Robert S. NOREEN and Thomas A. Rosson, Appellees.
Thomas A. Rosson, Jr., formed a solely owned corporation, Rosson & Company, Inc. (Rosson, Inc.) in 1983. [FN1] Rosson, Inc. was involuntarily dissolved on November 27, 1985 by the State of Alaska.
FN1. Rosson, the individual, is referred to as "Thomas Rosson" to distinguish him from Rosson, Inc.
In 1986, attorney Robert S. Noreen (Noreen) filed a voluntary bankruptcy petition for Rosson, Inc. and for Thomas Rosson individually in the United States Bankruptcy Court for the District of Alaska. Willner's Fuel Distributors, Inc. (Willner's) was listed as one of the twenty largest unsecured creditors of Rosson, Inc.
On April 8, 1988, Thomas Rosson and Rosson, Inc. sued the Fairbanks North Star Borough, R & M Engineering Consultants, and Glacier State Telephone Company (collectively referred to as "Borough") for breach of contract and negligence, and additionally sued the Fairbanks North Star Borough individually for business interference. The alleged breaches arose out of conduct following the August 20, 1984 award of a road contract, apparently to Rosson, Inc. Noreen was the attorney of record for both Thomas Rosson and Rosson, Inc. in this action. Noreen claims that "at some point during this time frame" Thomas Rosson told him that Rosson, Inc. had been involuntarily dissolved in 1985.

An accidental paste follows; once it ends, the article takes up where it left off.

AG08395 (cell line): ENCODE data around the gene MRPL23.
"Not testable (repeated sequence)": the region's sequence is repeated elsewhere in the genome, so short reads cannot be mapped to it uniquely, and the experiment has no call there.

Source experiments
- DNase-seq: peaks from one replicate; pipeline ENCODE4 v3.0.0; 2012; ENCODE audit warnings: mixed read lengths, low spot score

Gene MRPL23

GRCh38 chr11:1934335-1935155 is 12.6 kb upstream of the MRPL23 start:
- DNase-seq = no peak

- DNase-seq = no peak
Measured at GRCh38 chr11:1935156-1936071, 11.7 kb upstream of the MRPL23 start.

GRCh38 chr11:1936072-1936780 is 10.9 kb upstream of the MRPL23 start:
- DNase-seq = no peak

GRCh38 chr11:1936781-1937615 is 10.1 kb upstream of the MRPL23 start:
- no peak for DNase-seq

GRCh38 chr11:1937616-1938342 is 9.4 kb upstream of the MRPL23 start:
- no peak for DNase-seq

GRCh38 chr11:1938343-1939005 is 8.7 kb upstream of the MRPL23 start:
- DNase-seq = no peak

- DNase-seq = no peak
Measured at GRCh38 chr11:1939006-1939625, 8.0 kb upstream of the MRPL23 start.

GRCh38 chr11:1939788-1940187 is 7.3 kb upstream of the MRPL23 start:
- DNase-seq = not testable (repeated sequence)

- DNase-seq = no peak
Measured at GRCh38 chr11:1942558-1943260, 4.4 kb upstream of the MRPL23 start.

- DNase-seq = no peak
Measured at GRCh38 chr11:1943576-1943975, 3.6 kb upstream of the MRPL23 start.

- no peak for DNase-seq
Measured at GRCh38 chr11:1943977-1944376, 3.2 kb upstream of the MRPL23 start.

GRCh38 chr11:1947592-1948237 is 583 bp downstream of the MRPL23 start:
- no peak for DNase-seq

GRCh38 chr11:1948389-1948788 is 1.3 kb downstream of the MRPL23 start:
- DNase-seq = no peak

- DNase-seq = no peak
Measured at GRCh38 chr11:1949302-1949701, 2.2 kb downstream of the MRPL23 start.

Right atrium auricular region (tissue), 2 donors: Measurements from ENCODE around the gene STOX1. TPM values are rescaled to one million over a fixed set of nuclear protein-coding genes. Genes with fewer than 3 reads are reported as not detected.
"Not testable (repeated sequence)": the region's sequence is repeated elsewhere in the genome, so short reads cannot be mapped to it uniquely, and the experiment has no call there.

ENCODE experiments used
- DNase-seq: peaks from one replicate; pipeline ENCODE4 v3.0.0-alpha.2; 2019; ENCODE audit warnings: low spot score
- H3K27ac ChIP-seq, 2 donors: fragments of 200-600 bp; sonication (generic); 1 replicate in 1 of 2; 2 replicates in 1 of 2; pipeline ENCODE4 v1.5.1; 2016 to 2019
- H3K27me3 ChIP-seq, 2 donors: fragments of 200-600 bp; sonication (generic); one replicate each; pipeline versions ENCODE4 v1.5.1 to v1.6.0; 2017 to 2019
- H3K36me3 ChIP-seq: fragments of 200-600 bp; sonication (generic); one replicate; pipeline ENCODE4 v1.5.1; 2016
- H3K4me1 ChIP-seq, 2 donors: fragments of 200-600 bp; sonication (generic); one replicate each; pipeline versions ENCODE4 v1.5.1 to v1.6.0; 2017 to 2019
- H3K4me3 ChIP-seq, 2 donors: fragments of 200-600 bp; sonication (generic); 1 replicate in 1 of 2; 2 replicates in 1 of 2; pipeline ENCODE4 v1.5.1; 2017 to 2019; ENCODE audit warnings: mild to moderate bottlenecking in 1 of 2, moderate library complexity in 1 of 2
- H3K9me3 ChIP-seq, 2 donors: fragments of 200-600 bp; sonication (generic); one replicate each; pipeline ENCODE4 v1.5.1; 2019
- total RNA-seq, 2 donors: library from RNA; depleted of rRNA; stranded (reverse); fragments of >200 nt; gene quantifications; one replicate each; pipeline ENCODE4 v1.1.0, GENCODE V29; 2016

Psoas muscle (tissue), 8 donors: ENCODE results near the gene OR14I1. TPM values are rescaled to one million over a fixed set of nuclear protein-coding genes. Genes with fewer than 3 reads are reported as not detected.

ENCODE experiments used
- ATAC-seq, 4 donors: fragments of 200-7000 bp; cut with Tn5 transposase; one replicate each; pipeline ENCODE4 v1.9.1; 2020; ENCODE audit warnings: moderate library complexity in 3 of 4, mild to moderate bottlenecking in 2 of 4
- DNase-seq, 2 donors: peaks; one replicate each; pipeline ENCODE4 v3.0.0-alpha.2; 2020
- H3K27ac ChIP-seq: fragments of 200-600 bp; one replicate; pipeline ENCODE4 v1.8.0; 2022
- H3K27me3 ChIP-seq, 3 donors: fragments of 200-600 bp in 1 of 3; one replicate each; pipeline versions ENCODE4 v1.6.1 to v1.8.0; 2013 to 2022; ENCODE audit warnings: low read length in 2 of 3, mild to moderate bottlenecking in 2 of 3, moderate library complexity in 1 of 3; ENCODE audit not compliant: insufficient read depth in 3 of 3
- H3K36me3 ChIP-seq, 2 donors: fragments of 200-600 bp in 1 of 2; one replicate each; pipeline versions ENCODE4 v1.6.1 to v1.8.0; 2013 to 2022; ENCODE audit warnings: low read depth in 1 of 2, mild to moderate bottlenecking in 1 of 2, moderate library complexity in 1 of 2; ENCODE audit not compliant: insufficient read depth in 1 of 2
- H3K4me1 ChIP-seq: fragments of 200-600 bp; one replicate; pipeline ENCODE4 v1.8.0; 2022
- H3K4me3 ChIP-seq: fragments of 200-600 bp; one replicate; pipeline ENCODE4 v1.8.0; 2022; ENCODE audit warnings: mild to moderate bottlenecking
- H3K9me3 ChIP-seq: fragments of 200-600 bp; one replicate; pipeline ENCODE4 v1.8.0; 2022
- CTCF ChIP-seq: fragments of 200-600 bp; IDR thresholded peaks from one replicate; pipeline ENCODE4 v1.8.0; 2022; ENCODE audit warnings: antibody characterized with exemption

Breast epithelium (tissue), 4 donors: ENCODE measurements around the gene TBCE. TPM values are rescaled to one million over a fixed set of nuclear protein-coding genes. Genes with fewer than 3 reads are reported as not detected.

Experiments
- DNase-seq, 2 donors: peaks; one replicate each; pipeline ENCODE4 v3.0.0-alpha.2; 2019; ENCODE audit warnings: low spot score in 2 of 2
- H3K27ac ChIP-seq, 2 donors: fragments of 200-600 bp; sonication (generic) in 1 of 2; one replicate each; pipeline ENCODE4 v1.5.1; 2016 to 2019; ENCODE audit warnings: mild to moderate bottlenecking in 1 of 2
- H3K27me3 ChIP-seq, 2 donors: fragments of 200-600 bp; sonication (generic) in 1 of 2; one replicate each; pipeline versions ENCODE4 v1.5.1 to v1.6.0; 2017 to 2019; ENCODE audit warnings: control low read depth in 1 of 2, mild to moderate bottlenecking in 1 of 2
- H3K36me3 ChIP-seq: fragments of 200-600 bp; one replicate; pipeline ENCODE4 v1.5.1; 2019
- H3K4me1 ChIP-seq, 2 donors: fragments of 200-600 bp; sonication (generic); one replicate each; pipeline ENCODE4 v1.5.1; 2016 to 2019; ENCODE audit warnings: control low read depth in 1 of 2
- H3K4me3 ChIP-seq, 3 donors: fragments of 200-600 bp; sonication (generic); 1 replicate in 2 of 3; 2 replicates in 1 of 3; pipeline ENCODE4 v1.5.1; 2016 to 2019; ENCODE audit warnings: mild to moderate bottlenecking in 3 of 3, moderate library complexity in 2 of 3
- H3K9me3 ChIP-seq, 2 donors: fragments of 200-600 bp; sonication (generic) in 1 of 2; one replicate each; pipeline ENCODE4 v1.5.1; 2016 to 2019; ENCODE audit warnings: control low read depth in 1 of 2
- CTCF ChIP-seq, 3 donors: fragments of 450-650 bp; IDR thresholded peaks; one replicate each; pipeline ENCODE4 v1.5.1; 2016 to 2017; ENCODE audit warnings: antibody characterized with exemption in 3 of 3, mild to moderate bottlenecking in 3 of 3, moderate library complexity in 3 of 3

On May 9, 1988, Willner's filed suit against Thomas Rosson and Rosson, Inc. for $20,212.17. Noreen entered an appearance for Thomas Rosson individually, but did not enter an appearance for the corporation in the suit brought by Willner's. After filing its suit, Willner's learned that Rosson, Inc. had been involuntarily dissolved in 1985. On February 2, 1989, Willner's applied for default against Rosson, Inc.
At some time in March , the suit by Thomas Rosson and Rosson, Inc. against the Borough was settled for $100,000.00. Noreen explains that "Thomas Rosson settled the lawsuit against the Fairbanks North Star Borough for $100,000.00 both in his individual capacity and as the past president or assignee of interests in the dissolved corporation Rosson & Company, Inc." Noreen asserts that "[t]his settlement was concluded and settlement checks were received by attorney Noreen no later than March 26, 1989."
According to Noreen, at sometime "in the morning" of March 28 Thomas Rosson accompanied Noreen to National Bank of Alaska (NBA), where Noreen deposited the settlement monies from the suit by Thomas Rosson and Rosson, Inc. against the Borough into his trust account. Noreen directed the NBA teller to transfer $80,000.00 from the trust account to Thomas Rosson, by cashier's check. Noreen explains that he then wrote a check to himself from the settlement proceeds for his fee of $20,000.00, and deposited the check into his business account.